April 24, 2019
Exxon Mobil Corporation
Please Support Proposal #9: Report on Political Contributions
To Exxon Shareholders:
The Unitarian Universalist Association, Newground Social Investment, and Clean Yield urge shareholders to vote FOR Item 9 at the Exxon shareholder meeting on May 29, 2019.
This notice of exempt solicitation is being provided on a voluntary basis.
The proposal asks Exxon to report to shareholders on policies and procedures for making political contributions with corporate funds and on election-related contributions and expenditures, including payments used for those purposes by certain tax-exempt organizations.
Disclosure of election-related contributions is in the best interests of Exxon and its shareholders
The sponsors of this proposal, together with numerous other mainstream investors, consider disclosure of political expenditures made with corporate funds, along with payments made to third-party groups. to be an important board accountability issue and a new standard in good governance. Further, public attention and scrutiny of corporate political contributions have never been greater.
Disclosure is the primary means of holding corporate fiduciaries accountable
Since the 2010 U.S. Supreme Court decision in Citizens United removed certain restraints on corporate political spending, disclosure of these expenditures is the primary means by which shareowners can hold their corporate fiduciaries accountable. In Citizens United, Justice Anthony Kennedy stated for the Court:
Shareholders can determine whether their corporation’s political speech advances the corporation’s interest in making profits, and citizens can see whether elected officials are “in the pocket” of so-called moneyed interests. The First Amendment protects political speech; and disclosure permits citizens and shareholders to react to the speech of corporate entities in a proper way. This transparency enables the electorate to make informed decisions and give proper weight to different speakers and messages.1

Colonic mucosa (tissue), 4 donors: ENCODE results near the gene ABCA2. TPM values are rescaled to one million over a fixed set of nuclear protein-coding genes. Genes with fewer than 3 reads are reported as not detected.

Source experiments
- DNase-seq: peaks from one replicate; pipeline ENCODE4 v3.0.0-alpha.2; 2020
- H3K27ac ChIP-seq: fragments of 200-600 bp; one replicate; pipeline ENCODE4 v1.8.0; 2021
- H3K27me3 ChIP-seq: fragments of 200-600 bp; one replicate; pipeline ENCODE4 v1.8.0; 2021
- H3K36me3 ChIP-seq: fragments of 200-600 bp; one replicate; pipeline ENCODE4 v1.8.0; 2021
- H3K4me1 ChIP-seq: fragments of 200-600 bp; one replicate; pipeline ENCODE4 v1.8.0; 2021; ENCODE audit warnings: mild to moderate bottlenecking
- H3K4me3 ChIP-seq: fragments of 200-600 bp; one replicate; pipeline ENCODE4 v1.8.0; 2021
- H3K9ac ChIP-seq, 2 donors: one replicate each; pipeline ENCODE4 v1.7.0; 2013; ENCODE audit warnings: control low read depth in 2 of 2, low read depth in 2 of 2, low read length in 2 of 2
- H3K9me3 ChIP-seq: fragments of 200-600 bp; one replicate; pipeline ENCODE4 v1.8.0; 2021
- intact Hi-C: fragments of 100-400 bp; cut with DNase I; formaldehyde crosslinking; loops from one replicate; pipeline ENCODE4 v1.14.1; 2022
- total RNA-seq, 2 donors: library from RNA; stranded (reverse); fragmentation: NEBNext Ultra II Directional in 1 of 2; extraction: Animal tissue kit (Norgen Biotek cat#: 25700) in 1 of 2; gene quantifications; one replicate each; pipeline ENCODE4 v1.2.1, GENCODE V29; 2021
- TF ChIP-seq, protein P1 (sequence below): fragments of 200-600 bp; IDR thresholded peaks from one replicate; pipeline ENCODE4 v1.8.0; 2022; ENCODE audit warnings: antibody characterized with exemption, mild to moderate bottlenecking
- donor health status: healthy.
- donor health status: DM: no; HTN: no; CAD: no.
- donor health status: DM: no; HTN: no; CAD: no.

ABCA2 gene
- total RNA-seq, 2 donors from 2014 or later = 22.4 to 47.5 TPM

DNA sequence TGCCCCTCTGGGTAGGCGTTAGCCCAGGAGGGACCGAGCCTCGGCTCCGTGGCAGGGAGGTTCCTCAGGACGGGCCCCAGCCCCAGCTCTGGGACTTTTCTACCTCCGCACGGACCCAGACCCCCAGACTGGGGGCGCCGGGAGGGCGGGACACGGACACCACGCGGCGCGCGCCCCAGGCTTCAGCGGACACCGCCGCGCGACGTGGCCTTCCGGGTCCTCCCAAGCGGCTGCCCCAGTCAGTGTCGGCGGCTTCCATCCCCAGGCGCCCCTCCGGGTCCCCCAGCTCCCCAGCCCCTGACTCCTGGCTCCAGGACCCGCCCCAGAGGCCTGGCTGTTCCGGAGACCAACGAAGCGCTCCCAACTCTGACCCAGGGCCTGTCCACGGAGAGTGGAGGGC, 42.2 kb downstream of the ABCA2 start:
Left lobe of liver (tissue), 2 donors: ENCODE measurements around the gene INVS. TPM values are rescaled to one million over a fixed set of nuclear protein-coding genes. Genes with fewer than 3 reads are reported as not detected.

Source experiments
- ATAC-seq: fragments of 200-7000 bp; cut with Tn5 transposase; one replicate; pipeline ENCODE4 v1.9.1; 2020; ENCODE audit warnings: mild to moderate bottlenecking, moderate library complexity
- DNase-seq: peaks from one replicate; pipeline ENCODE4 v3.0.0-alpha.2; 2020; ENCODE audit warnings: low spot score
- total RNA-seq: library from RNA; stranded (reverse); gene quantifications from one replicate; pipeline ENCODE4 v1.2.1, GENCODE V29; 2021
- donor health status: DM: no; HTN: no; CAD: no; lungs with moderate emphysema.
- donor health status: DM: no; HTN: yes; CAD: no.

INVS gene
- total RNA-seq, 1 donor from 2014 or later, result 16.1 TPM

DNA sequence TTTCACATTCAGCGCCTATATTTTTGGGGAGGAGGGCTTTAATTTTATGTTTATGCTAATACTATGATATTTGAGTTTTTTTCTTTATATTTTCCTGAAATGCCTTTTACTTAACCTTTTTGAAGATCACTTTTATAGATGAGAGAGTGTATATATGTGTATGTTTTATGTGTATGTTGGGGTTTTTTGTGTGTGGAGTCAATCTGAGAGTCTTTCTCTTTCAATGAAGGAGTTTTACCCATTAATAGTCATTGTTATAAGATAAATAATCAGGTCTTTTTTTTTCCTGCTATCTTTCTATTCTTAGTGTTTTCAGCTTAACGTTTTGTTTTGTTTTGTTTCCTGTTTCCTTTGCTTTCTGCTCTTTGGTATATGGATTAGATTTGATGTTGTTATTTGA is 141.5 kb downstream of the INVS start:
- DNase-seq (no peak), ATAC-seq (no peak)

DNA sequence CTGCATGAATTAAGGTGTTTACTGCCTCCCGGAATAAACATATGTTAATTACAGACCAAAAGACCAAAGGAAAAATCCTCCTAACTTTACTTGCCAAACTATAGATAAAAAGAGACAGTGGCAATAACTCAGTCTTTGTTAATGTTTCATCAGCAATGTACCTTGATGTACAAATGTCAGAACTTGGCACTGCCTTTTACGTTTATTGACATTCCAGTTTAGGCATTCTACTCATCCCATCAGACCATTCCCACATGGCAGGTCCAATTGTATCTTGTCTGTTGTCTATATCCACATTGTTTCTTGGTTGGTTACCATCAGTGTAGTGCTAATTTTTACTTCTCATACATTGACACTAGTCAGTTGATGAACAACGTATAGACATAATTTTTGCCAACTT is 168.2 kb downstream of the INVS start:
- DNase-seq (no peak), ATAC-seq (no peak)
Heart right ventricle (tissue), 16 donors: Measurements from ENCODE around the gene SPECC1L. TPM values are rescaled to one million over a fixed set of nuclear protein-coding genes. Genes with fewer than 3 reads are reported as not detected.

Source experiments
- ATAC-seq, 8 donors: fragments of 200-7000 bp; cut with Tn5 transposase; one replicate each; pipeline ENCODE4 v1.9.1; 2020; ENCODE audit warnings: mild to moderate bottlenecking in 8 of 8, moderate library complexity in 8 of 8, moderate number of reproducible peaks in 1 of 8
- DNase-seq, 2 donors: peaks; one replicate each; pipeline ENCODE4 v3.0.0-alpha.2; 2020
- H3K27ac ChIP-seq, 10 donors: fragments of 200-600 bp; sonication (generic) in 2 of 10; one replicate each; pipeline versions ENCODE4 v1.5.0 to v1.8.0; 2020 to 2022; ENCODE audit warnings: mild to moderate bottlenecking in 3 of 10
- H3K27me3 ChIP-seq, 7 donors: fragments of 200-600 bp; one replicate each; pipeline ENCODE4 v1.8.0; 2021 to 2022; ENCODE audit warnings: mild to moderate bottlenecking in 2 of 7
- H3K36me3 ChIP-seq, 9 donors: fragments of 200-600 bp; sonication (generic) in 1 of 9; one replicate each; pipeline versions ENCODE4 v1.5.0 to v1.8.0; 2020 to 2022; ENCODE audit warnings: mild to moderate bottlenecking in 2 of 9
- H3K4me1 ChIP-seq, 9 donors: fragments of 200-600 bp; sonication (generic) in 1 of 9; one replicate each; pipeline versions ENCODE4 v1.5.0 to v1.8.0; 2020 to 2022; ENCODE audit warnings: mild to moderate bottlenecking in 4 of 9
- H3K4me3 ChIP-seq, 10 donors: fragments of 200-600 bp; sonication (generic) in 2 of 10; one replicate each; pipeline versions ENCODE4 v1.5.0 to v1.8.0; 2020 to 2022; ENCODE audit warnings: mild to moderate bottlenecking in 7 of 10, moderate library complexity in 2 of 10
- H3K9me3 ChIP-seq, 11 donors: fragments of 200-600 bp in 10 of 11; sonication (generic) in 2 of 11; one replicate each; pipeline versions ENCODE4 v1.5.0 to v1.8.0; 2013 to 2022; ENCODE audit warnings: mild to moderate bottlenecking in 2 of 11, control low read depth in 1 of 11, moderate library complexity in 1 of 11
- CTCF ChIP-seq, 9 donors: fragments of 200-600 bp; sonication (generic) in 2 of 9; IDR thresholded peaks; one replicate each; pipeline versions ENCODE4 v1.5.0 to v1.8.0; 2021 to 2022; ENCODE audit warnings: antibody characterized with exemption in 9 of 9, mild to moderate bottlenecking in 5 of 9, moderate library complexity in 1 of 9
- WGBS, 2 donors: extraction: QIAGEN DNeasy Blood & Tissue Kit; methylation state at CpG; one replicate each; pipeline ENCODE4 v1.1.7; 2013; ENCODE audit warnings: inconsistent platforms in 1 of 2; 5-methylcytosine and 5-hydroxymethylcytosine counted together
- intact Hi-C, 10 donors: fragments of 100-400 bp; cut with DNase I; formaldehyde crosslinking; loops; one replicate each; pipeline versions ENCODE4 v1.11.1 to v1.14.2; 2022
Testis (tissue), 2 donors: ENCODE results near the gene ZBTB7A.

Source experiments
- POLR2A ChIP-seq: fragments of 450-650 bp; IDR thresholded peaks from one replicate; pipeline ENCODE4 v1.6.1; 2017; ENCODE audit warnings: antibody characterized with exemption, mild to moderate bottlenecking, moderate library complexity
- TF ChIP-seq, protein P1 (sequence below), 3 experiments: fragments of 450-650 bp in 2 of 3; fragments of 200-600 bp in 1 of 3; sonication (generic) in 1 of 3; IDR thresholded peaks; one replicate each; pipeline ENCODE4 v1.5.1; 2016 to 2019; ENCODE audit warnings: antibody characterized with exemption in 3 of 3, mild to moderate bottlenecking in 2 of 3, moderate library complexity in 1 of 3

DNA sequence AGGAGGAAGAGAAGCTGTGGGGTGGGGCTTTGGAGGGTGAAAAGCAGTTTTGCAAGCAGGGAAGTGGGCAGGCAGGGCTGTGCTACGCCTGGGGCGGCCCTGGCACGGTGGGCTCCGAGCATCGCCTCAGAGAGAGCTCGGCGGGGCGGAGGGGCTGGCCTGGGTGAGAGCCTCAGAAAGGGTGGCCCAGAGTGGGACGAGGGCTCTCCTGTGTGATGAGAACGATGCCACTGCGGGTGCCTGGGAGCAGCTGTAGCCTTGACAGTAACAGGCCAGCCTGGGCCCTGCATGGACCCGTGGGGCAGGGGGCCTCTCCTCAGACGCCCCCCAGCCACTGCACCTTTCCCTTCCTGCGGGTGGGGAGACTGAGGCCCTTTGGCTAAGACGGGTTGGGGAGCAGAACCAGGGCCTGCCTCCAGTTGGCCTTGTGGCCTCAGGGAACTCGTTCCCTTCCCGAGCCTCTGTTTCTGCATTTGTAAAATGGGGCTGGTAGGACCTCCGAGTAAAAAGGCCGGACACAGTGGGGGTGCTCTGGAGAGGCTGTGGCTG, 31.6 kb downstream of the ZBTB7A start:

Critical gaps in policy
Though Exxon displays a corporate political spending policy on its website, the policy has gaping holes because the company fails to disclose substantial amounts of its spending, including:
|·||Independent Expenditures2 – i.e. financial support of a candidate that does not go through the candidate’s campaign – funded by corporate treasury dollars|
|·||Contributions to support or oppose ballot measures|
|·||Payments to trade associations that could be used to support election-related activity|
|·||Payments to other non-profit entities, such as 501(c)(4) groups, that engage in political activity|
Public records show Exxon has contributed more than $11.5 million in corporate funds since the 2010 election cycle.3 But it is impossible to obtain a full accounting of corporate election-related spending from public sources. Information on indirect electoral spending through trade associations and 501(c)(4) groups cannot be obtained by shareholders unless the Company discloses it.
While Exxon has a policy regarding the internal tracking of payments to trade associations, it does not make public disclosure of such payments. Moreover, there is no policy whatsoever regarding payments to other non-profits that engage in political activity. These groups, which are major recipients of “dark money,” or spending by groups that don’t disclose their donors, spend millions of dollars on campaigns.
1 Citizens United v. Fed. Elec. Comm’n, 558 U.S. 310 (2010).